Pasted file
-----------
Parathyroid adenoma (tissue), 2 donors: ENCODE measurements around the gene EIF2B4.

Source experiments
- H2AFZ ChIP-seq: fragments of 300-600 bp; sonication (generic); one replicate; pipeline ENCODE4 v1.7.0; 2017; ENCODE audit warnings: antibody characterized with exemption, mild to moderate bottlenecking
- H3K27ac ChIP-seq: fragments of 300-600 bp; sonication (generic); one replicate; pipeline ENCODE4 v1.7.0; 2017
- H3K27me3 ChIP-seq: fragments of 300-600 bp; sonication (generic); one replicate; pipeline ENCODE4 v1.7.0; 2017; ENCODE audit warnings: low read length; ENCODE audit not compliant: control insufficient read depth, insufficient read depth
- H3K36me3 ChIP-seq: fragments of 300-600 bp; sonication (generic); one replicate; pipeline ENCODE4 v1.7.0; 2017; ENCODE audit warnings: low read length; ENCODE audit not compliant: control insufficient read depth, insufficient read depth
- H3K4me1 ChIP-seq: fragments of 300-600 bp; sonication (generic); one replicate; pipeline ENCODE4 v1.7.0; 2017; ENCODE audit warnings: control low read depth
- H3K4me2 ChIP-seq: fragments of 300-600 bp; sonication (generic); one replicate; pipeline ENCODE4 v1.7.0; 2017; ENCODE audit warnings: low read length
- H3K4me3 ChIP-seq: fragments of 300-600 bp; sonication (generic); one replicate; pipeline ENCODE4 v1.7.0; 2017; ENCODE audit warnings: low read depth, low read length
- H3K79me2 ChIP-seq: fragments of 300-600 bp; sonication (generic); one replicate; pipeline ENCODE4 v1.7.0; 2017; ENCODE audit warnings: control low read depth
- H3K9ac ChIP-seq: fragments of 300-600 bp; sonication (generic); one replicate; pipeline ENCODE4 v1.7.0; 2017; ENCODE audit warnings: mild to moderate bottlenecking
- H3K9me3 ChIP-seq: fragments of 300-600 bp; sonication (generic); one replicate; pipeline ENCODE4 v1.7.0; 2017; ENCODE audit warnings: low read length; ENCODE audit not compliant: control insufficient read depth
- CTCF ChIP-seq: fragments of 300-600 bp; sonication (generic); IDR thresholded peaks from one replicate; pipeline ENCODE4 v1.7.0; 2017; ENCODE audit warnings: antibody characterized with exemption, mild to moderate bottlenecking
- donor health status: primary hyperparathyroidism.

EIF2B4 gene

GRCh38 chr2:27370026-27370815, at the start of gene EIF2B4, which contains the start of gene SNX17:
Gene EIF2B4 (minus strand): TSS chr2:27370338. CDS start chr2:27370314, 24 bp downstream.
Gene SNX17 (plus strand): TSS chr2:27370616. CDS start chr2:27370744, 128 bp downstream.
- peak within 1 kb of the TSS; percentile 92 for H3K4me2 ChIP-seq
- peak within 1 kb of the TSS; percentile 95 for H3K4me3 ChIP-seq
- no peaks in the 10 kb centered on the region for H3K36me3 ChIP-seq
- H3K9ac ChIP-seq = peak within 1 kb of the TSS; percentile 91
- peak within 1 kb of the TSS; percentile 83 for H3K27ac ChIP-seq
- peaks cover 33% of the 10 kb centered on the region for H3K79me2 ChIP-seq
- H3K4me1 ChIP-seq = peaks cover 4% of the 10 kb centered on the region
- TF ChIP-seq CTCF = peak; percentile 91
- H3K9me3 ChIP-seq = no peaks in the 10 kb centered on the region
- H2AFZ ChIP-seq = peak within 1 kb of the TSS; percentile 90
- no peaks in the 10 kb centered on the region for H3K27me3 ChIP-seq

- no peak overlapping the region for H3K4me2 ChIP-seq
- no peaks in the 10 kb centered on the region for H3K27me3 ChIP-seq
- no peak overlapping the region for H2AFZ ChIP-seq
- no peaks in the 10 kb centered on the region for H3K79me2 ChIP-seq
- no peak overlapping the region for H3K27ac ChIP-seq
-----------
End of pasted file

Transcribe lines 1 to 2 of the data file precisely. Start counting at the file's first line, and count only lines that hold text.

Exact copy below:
Parathyroid adenoma (tissue), 2 donors: ENCODE measurements around the gene EIF2B4.

Source experiments